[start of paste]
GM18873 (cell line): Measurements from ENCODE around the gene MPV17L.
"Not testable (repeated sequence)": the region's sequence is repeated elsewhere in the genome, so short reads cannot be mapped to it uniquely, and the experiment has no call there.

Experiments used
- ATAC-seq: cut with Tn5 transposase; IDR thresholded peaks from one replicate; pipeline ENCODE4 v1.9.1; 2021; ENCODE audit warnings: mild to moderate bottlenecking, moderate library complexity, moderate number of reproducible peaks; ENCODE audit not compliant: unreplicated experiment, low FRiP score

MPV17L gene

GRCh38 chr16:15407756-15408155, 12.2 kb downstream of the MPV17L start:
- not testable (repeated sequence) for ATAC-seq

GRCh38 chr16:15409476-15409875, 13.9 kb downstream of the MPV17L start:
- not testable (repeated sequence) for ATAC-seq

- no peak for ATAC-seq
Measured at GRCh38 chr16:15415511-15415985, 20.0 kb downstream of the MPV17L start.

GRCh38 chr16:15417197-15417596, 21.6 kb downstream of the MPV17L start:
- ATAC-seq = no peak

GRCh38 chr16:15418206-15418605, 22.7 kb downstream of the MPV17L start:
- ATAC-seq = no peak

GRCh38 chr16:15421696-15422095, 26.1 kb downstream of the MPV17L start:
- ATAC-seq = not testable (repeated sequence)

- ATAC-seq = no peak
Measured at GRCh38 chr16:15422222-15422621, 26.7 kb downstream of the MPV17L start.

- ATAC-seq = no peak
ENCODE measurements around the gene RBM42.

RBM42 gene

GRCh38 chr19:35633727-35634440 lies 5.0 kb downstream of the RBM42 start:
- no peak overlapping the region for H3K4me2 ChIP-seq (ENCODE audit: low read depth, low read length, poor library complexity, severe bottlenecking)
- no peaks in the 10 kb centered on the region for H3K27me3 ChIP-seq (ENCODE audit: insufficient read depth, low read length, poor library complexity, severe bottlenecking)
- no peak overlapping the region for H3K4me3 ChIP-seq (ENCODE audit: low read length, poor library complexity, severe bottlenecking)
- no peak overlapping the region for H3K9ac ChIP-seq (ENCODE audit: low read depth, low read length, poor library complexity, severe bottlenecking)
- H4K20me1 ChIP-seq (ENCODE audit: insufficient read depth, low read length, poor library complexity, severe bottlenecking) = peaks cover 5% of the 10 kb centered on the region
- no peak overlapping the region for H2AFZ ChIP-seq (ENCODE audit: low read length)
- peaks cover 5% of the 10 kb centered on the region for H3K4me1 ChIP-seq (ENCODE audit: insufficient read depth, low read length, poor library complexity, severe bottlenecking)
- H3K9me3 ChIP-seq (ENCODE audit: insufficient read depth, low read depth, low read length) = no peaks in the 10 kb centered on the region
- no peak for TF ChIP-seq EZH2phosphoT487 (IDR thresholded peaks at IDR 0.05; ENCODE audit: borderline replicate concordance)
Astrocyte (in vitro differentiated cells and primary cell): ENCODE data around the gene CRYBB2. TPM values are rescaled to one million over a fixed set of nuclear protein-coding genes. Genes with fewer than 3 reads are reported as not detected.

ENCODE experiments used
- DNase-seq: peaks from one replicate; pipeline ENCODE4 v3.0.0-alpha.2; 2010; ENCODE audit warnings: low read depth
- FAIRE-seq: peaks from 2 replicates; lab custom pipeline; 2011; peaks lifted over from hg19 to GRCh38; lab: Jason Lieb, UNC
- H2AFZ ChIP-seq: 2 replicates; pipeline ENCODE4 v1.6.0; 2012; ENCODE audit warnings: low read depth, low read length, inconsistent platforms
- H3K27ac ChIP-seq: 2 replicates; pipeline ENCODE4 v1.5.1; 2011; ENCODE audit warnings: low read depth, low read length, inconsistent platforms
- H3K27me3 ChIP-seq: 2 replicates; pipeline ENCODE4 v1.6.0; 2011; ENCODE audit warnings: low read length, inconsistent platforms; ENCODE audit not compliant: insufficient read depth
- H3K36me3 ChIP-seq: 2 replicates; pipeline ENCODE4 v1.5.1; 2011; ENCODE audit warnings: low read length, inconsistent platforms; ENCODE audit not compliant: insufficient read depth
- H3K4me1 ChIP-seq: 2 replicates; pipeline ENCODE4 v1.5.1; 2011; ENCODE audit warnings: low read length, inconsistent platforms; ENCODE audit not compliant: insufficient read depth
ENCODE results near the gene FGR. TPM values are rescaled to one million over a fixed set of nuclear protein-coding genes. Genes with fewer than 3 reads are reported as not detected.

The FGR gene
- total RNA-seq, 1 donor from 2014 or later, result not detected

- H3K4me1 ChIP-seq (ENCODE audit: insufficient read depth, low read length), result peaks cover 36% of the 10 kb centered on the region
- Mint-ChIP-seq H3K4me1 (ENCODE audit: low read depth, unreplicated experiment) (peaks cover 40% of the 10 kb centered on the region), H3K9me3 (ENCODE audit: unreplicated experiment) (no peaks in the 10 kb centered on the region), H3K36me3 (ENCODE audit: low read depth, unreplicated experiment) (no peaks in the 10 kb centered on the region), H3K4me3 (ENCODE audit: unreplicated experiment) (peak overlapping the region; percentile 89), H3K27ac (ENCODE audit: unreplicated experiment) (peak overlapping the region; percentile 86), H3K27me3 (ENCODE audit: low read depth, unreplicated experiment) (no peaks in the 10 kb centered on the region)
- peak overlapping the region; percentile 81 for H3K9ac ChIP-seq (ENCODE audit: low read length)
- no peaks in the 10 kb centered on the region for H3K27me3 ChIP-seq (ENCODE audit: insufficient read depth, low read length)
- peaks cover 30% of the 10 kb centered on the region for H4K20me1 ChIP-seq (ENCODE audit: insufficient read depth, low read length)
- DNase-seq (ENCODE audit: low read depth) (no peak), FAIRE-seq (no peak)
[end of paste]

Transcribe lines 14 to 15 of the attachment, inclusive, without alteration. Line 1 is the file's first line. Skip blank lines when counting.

GRCh38 chr16:15418206-15418605, 22.7 kb downstream of the MPV17L start:
- ATAC-seq = no peak